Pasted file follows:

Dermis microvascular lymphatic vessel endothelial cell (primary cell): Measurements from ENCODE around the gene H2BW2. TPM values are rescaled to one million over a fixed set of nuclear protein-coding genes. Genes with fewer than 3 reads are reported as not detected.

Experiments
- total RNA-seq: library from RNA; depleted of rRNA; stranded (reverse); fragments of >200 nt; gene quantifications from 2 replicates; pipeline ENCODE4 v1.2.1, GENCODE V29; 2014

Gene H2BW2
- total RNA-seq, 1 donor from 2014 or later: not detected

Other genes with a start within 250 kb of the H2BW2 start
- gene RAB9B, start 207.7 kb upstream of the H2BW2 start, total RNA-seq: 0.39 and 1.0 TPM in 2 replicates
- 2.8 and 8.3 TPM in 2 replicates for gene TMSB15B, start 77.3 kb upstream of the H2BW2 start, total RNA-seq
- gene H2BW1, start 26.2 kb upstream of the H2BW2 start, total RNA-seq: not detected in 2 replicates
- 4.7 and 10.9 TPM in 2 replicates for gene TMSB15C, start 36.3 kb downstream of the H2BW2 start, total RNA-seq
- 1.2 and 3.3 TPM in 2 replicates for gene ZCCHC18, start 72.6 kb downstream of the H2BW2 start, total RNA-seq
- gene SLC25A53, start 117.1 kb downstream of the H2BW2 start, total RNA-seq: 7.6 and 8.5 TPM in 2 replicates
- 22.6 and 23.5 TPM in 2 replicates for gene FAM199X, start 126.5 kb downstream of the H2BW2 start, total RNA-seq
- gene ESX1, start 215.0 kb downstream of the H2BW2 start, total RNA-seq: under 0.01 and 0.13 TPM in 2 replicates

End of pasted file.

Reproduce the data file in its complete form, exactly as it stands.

Dermis microvascular lymphatic vessel endothelial cell (primary cell): Measurements from ENCODE around the gene H2BW2. TPM values are rescaled to one million over a fixed set of nuclear protein-coding genes. Genes with fewer than 3 reads are reported as not detected.

Experiments
- total RNA-seq: library from RNA; depleted of rRNA; stranded (reverse); fragments of >200 nt; gene quantifications from 2 replicates; pipeline ENCODE4 v1.2.1, GENCODE V29; 2014

Gene H2BW2
- total RNA-seq, 1 donor from 2014 or later: not detected

Other genes with a start within 250 kb of the H2BW2 start
- gene RAB9B, start 207.7 kb upstream of the H2BW2 start, total RNA-seq: 0.39 and 1.0 TPM in 2 replicates
- 2.8 and 8.3 TPM in 2 replicates for gene TMSB15B, start 77.3 kb upstream of the H2BW2 start, total RNA-seq
- gene H2BW1, start 26.2 kb upstream of the H2BW2 start, total RNA-seq: not detected in 2 replicates
- 4.7 and 10.9 TPM in 2 replicates for gene TMSB15C, start 36.3 kb downstream of the H2BW2 start, total RNA-seq
- 1.2 and 3.3 TPM in 2 replicates for gene ZCCHC18, start 72.6 kb downstream of the H2BW2 start, total RNA-seq
- gene SLC25A53, start 117.1 kb downstream of the H2BW2 start, total RNA-seq: 7.6 and 8.5 TPM in 2 replicates
- 22.6 and 23.5 TPM in 2 replicates for gene FAM199X, start 126.5 kb downstream of the H2BW2 start, total RNA-seq
- gene ESX1, start 215.0 kb downstream of the H2BW2 start, total RNA-seq: under 0.01 and 0.13 TPM in 2 replicates